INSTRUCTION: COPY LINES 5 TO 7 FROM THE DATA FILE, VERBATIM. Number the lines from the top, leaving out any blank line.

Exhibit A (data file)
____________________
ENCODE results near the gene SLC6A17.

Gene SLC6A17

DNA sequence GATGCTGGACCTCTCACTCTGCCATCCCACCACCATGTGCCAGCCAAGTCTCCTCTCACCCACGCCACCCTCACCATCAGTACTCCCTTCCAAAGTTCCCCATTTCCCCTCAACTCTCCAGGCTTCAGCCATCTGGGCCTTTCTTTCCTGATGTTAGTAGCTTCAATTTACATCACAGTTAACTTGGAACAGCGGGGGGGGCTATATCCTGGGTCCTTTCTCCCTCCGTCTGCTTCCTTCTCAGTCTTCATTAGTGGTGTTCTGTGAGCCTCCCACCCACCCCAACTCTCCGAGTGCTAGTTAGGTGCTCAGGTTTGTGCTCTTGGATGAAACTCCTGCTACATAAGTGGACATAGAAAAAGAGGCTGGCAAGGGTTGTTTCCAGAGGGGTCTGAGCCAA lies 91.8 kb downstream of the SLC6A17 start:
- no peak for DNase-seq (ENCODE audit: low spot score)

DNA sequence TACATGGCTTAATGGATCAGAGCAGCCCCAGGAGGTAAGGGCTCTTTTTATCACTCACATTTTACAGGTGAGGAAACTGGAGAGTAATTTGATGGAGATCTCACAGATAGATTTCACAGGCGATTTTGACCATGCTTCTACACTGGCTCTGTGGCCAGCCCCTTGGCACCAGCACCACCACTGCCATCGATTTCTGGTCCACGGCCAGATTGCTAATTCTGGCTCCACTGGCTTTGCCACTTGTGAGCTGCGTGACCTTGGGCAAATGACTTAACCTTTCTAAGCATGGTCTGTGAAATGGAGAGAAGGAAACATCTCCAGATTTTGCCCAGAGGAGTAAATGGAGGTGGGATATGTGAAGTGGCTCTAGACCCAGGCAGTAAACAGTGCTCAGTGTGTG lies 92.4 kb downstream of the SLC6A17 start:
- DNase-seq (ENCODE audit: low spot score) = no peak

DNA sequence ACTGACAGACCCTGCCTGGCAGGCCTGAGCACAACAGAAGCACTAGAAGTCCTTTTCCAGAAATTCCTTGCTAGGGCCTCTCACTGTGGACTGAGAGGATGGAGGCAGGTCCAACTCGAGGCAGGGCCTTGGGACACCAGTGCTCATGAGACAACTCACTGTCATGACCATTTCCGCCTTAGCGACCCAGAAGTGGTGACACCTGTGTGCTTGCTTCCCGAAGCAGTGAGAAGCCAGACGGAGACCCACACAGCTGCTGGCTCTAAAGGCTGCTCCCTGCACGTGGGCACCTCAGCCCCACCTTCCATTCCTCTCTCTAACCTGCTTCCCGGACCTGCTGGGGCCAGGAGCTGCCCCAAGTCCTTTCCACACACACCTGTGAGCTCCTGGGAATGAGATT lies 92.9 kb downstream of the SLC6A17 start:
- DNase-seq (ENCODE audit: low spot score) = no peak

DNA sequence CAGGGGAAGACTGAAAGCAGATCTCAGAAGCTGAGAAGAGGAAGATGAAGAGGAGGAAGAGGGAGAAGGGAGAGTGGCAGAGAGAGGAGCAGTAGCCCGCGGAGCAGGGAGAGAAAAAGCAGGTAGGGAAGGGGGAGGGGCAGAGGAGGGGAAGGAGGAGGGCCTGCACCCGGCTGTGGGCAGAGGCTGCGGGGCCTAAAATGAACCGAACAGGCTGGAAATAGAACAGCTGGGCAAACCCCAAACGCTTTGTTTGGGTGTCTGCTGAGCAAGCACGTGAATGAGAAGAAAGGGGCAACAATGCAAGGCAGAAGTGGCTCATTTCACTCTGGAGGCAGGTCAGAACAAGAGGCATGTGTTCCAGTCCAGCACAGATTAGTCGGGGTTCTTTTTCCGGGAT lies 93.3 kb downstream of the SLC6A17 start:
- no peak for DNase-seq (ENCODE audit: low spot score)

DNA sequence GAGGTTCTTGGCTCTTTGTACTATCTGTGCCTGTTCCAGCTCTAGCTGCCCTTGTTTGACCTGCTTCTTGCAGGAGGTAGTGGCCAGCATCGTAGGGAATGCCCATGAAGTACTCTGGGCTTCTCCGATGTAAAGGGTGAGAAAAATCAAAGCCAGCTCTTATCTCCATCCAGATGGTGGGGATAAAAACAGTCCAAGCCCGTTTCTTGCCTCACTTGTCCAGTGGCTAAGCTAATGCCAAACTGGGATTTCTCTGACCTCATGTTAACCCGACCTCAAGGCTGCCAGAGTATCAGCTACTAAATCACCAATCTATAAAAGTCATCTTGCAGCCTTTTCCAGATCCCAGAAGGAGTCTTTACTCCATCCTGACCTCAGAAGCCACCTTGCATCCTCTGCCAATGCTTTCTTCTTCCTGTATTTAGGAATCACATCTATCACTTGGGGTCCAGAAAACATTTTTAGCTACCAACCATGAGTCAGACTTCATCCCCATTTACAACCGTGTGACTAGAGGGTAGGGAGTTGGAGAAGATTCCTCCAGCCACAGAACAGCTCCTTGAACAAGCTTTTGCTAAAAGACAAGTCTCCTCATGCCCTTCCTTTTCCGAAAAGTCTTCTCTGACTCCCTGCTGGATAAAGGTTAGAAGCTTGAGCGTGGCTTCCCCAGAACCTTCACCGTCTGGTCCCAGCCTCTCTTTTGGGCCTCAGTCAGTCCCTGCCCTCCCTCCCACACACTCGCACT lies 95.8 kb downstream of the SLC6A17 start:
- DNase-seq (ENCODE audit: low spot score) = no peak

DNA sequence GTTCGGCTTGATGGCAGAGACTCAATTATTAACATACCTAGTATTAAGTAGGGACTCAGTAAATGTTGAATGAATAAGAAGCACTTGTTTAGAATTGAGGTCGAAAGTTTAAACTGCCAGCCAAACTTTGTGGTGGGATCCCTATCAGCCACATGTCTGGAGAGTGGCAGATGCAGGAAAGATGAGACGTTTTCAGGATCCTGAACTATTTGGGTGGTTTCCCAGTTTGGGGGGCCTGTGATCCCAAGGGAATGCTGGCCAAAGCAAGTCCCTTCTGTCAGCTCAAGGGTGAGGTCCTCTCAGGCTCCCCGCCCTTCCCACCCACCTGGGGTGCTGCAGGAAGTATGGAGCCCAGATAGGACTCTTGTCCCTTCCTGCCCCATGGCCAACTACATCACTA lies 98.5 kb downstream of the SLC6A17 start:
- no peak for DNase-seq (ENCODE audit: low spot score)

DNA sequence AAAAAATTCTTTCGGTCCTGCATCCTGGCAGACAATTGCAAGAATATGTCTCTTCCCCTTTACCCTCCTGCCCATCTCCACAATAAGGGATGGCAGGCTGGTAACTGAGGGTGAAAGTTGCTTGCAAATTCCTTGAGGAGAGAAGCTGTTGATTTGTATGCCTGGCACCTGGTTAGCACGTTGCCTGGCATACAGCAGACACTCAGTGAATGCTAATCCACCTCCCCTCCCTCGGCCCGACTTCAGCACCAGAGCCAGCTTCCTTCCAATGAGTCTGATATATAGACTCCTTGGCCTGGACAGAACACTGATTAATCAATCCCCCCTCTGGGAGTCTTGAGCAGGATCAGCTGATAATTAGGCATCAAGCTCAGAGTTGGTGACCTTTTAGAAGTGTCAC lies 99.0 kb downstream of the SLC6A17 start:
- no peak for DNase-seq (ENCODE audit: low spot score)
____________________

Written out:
DNA sequence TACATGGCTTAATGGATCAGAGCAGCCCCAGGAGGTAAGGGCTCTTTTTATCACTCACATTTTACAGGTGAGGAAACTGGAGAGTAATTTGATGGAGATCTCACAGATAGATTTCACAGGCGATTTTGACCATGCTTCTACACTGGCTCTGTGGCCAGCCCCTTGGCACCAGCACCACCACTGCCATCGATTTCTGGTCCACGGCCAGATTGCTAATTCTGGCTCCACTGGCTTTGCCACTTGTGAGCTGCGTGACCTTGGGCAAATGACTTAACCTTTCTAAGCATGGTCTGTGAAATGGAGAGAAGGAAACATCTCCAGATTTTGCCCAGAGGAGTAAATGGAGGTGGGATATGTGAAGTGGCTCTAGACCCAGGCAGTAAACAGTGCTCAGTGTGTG lies 92.4 kb downstream of the SLC6A17 start:
- DNase-seq (ENCODE audit: low spot score) = no peak

DNA sequence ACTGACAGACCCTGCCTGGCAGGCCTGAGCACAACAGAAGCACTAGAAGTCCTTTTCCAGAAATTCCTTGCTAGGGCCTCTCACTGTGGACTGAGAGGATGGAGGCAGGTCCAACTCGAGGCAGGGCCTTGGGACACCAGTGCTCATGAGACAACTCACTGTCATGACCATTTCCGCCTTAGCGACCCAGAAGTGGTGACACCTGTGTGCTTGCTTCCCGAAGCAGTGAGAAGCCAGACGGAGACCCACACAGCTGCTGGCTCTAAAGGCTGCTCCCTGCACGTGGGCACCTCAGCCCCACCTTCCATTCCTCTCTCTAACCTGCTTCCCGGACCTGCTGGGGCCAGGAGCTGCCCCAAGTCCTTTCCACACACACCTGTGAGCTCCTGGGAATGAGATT lies 92.9 kb downstream of the SLC6A17 start: